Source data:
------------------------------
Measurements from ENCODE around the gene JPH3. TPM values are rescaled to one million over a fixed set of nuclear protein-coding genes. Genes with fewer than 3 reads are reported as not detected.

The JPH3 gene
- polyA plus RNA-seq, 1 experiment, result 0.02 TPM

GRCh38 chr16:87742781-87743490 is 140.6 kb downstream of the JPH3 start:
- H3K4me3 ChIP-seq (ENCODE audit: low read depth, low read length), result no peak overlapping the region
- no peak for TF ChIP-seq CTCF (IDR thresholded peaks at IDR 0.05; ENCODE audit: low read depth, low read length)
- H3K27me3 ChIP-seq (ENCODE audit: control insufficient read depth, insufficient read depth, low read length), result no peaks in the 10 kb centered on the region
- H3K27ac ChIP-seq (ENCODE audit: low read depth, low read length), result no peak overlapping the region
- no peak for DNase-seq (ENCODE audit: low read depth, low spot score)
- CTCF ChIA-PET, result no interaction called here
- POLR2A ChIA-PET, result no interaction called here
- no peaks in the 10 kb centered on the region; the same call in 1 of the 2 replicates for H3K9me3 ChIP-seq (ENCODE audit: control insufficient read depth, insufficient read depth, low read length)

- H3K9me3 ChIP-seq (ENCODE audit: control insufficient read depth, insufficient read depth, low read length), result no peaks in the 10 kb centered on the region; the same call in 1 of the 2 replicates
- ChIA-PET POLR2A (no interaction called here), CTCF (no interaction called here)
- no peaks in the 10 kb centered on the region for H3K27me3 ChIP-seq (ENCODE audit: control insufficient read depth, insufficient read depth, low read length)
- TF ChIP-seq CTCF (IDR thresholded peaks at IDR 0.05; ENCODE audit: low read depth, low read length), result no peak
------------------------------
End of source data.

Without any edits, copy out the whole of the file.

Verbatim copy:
Measurements from ENCODE around the gene JPH3. TPM values are rescaled to one million over a fixed set of nuclear protein-coding genes. Genes with fewer than 3 reads are reported as not detected.

The JPH3 gene
- polyA plus RNA-seq, 1 experiment, result 0.02 TPM

GRCh38 chr16:87742781-87743490 is 140.6 kb downstream of the JPH3 start:
- H3K4me3 ChIP-seq (ENCODE audit: low read depth, low read length), result no peak overlapping the region
- no peak for TF ChIP-seq CTCF (IDR thresholded peaks at IDR 0.05; ENCODE audit: low read depth, low read length)
- H3K27me3 ChIP-seq (ENCODE audit: control insufficient read depth, insufficient read depth, low read length), result no peaks in the 10 kb centered on the region
- H3K27ac ChIP-seq (ENCODE audit: low read depth, low read length), result no peak overlapping the region
- no peak for DNase-seq (ENCODE audit: low read depth, low spot score)
- CTCF ChIA-PET, result no interaction called here
- POLR2A ChIA-PET, result no interaction called here
- no peaks in the 10 kb centered on the region; the same call in 1 of the 2 replicates for H3K9me3 ChIP-seq (ENCODE audit: control insufficient read depth, insufficient read depth, low read length)

- H3K9me3 ChIP-seq (ENCODE audit: control insufficient read depth, insufficient read depth, low read length), result no peaks in the 10 kb centered on the region; the same call in 1 of the 2 replicates
- ChIA-PET POLR2A (no interaction called here), CTCF (no interaction called here)
- no peaks in the 10 kb centered on the region for H3K27me3 ChIP-seq (ENCODE audit: control insufficient read depth, insufficient read depth, low read length)
- TF ChIP-seq CTCF (IDR thresholded peaks at IDR 0.05; ENCODE audit: low read depth, low read length), result no peak